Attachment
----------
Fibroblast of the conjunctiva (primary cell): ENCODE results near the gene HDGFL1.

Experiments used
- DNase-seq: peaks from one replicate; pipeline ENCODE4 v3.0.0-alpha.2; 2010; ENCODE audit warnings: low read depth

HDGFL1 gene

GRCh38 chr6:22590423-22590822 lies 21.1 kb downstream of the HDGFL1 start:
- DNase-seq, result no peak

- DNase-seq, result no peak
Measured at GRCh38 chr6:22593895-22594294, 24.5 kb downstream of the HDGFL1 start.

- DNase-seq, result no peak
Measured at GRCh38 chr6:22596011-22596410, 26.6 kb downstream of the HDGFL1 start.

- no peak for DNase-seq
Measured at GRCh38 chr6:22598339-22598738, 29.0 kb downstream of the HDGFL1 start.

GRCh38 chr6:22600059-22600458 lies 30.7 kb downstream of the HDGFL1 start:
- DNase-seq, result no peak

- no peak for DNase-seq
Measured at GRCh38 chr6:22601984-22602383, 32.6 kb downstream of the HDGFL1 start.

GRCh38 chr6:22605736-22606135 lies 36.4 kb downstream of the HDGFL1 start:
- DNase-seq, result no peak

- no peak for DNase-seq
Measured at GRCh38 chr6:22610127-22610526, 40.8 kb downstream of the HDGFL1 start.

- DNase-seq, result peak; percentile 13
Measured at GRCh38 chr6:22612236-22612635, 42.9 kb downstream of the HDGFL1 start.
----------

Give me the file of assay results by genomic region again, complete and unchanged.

Fibroblast of the conjunctiva (primary cell): ENCODE results near the gene HDGFL1.

Experiments used
- DNase-seq: peaks from one replicate; pipeline ENCODE4 v3.0.0-alpha.2; 2010; ENCODE audit warnings: low read depth

HDGFL1 gene

GRCh38 chr6:22590423-22590822 lies 21.1 kb downstream of the HDGFL1 start:
- DNase-seq, result no peak

- DNase-seq, result no peak
Measured at GRCh38 chr6:22593895-22594294, 24.5 kb downstream of the HDGFL1 start.

- DNase-seq, result no peak
Measured at GRCh38 chr6:22596011-22596410, 26.6 kb downstream of the HDGFL1 start.

- no peak for DNase-seq
Measured at GRCh38 chr6:22598339-22598738, 29.0 kb downstream of the HDGFL1 start.

GRCh38 chr6:22600059-22600458 lies 30.7 kb downstream of the HDGFL1 start:
- DNase-seq, result no peak

- no peak for DNase-seq
Measured at GRCh38 chr6:22601984-22602383, 32.6 kb downstream of the HDGFL1 start.

GRCh38 chr6:22605736-22606135 lies 36.4 kb downstream of the HDGFL1 start:
- DNase-seq, result no peak

- no peak for DNase-seq
Measured at GRCh38 chr6:22610127-22610526, 40.8 kb downstream of the HDGFL1 start.

- DNase-seq, result peak; percentile 13
Measured at GRCh38 chr6:22612236-22612635, 42.9 kb downstream of the HDGFL1 start.